Yesterday it was announced that Lloyds Bank was being fined £218m for fiddling interest rates in order to manipulate the market for its own benefit*. The particularly shocking thing about this incident – the latest in a long line of corrupt practices by the banks – is that the offence happened after the crash of 2008, and involved abuse of the very fund the government had set-up to help the banks survive. (The government was providing emergency cash for when banks were in difficulties, and by fiddling interest rates Lloyds was able to reduce the fees it paid to use this cash). This effectively meant Lloyds was stealing money from the government.
Mark Carney, the governor of the Bank of England called the offence ‘reprehensible’, and in reply Lord Blackwell, chairman of Lloyds, described it as ‘truly shocking conduct’ (though whether he was referring to the fact they fiddled interest rates, or just the fact they were careless enough to get caught doing it, is of course open to debate). All were agreed that it amounted to criminal conduct for which individuals ‘could’ face prosecution (don’t hold your breath).
This scandal of course follows other scandals involving Barclays* (fiddling interest rates; fiddling the price of precious metals; ‘dark pool’ manipulation); Royal Bank of Scotland* (fiddling interest rates); HSBC* (money laundering, fiddling the price of precious metals); and Standard Chartered* (sanctions violations). There is also an ongoing investigation into the fiddling of foreign exchange rates involving, not surprisingly, Barclays and the Royal Bank of Scotland*.
After all the events of the last few years, it’s quite clear that Free Market Capitalism is a completely broken system, whose only purpose is to enrich the clever and the unscrupulous at everyone else’s expense. Banking is at the rotten heart of this corrupt system, and rather than providing a service to the rest of society, it has become an enormous leech whose only function is to accrue as much wealth for itself as it can. Greed and selfishness rule, leading to corrupt and frequently criminal activity, which the criminals then either cover up, or if they can’t do that they try to pass the buck in endless circles, so that no one individual is ever held accountable or responsible. It is now obvious to any decent person that if the private finance sector is to continue at all, it should only be under tight regulation, with severe penalties for those who step out of line. Unfortunately there are still people around who believe in ‘light touch’ regulation, and more importantly the banking sector does its damnedest – through lobbying and the financing of political parties – to fight any changes that might diminish its vast wealth and power (the Tory Party gets over half its funding from the City of London). Which is why we must fight the system as hard as we can from the outside, because it will never reform itself from within.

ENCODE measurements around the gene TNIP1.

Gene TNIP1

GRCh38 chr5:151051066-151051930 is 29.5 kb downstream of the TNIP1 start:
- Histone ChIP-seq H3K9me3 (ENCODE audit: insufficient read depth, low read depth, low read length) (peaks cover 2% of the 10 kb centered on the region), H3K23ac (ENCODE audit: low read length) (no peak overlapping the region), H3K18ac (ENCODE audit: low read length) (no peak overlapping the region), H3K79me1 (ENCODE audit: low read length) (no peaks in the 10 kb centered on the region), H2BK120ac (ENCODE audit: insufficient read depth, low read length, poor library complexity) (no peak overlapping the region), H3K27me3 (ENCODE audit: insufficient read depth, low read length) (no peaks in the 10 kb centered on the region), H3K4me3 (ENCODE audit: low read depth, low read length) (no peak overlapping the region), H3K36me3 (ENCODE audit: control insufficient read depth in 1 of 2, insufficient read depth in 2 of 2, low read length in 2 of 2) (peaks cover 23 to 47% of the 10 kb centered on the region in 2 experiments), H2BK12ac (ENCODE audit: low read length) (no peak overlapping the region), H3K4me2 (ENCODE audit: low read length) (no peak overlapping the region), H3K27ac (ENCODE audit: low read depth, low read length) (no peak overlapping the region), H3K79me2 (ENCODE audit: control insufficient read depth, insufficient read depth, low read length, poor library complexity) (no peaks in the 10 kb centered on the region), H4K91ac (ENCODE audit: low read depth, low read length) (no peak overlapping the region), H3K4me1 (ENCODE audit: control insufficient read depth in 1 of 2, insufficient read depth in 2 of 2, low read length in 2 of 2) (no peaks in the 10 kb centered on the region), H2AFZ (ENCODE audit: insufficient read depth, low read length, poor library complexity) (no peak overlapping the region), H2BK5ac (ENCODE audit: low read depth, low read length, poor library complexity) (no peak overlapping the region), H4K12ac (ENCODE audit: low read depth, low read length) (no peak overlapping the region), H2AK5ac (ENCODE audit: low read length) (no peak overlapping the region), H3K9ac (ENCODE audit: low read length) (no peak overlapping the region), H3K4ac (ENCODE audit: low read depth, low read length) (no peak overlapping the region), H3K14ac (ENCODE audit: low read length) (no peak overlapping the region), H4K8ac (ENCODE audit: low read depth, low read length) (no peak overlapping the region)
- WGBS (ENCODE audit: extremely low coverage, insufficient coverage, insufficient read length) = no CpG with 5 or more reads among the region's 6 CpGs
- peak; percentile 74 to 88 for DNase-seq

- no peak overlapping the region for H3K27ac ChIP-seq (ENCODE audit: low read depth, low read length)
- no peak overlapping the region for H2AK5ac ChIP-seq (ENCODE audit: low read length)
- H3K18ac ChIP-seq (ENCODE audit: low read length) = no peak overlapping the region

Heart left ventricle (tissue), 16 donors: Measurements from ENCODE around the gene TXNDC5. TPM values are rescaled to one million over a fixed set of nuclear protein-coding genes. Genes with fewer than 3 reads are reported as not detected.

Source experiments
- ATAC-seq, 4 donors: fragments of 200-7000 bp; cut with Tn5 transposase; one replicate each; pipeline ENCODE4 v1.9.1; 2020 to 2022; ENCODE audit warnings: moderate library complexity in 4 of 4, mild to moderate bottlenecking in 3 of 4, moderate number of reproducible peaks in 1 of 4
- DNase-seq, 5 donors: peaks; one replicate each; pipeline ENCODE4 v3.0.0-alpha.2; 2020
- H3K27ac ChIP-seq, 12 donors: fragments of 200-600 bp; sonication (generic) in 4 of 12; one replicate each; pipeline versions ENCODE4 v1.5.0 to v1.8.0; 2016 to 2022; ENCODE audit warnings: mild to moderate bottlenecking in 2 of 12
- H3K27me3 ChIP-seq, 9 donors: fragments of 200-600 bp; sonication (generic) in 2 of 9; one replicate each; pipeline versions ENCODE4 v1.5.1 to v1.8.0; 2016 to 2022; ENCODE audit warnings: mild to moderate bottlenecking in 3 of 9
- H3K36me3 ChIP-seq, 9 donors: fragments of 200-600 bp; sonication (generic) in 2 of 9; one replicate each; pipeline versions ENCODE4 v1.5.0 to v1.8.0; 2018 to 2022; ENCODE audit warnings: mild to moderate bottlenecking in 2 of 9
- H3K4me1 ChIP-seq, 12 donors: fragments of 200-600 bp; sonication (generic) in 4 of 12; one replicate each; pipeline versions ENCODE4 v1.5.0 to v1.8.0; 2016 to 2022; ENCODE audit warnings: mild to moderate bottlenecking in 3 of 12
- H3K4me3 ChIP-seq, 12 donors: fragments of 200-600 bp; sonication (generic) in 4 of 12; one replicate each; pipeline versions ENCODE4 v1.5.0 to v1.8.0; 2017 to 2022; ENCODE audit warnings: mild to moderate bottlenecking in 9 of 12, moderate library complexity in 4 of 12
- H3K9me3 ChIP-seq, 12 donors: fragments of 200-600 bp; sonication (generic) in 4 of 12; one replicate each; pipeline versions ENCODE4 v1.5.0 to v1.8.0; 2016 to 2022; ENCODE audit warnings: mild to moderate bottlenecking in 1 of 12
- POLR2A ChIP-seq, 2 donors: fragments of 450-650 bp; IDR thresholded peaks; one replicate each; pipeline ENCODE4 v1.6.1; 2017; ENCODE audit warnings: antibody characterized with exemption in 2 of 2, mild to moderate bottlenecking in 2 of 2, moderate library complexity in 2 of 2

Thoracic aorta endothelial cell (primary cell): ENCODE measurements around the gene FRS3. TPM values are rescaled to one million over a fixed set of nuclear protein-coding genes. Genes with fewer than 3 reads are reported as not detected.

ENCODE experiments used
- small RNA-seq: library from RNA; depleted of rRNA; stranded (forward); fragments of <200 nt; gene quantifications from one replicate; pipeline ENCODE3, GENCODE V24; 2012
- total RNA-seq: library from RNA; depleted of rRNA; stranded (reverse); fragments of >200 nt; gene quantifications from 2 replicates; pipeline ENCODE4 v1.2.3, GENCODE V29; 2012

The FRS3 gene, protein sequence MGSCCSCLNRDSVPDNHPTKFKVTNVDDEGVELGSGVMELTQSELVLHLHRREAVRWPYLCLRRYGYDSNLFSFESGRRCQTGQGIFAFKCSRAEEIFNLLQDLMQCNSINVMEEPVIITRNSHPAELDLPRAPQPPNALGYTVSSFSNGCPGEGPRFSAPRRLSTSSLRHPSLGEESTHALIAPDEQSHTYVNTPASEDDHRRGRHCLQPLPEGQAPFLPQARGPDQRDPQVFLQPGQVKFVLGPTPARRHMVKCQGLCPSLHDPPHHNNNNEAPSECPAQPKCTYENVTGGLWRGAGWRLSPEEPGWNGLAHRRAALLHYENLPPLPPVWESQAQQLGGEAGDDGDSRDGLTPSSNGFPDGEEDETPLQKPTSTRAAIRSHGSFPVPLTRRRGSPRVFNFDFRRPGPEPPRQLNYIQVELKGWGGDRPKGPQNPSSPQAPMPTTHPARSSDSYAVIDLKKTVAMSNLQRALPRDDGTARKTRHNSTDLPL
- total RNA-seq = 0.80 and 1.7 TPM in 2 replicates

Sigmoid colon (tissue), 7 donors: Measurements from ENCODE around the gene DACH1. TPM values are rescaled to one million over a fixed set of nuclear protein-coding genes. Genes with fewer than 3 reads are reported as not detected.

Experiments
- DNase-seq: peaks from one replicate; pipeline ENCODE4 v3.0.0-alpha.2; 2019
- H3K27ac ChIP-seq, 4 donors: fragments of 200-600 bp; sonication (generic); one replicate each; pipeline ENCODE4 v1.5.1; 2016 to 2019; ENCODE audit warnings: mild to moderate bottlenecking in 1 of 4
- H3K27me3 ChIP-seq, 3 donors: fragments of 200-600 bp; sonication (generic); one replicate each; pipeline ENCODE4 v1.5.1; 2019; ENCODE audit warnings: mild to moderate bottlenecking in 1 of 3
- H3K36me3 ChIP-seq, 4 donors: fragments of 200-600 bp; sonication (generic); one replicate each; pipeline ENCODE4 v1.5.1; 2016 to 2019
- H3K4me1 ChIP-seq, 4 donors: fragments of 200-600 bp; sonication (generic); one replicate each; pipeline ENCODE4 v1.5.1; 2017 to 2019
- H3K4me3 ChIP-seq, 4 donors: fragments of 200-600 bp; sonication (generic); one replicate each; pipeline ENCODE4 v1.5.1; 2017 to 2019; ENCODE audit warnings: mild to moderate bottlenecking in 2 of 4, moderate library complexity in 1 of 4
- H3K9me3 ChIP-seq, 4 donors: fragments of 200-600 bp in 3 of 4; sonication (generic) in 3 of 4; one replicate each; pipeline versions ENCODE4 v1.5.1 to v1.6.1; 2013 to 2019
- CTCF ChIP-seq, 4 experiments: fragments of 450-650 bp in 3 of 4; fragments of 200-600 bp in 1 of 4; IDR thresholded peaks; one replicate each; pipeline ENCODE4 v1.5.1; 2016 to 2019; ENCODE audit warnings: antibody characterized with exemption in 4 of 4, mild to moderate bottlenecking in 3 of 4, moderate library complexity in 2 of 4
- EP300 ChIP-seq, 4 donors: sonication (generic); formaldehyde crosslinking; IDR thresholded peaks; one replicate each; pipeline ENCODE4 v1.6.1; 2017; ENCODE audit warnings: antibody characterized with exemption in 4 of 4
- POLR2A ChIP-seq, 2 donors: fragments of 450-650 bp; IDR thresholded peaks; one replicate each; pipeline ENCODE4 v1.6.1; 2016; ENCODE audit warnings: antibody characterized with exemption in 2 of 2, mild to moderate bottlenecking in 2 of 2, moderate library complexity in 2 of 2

* Refs: Lloyds: http://www.bbc.co.uk/news/business-28528349 Barclays: http://www.bbc.co.uk/news/business-27536127 and http://www.bbc.co.uk/news/business-18671255 and http://www.theguardian.com/business/2014/jun/26/barclays-shares-tumble-dark-pool-attorney-general Royal Bank of Scotland: http://www.bbc.co.uk/news/business-21348719 HSBC: http://www.bbc.co.uk/news/business-20673466 and http://www.reuters.com/article/2015/02/24/us-usa-banks-probe-idUSKBN0LS07P20150224 Standard Chartered: http://www.bbc.co.uk/news/business-20669650 Foreign Exchange: http://www.bbc.co.uk/news/business-26526905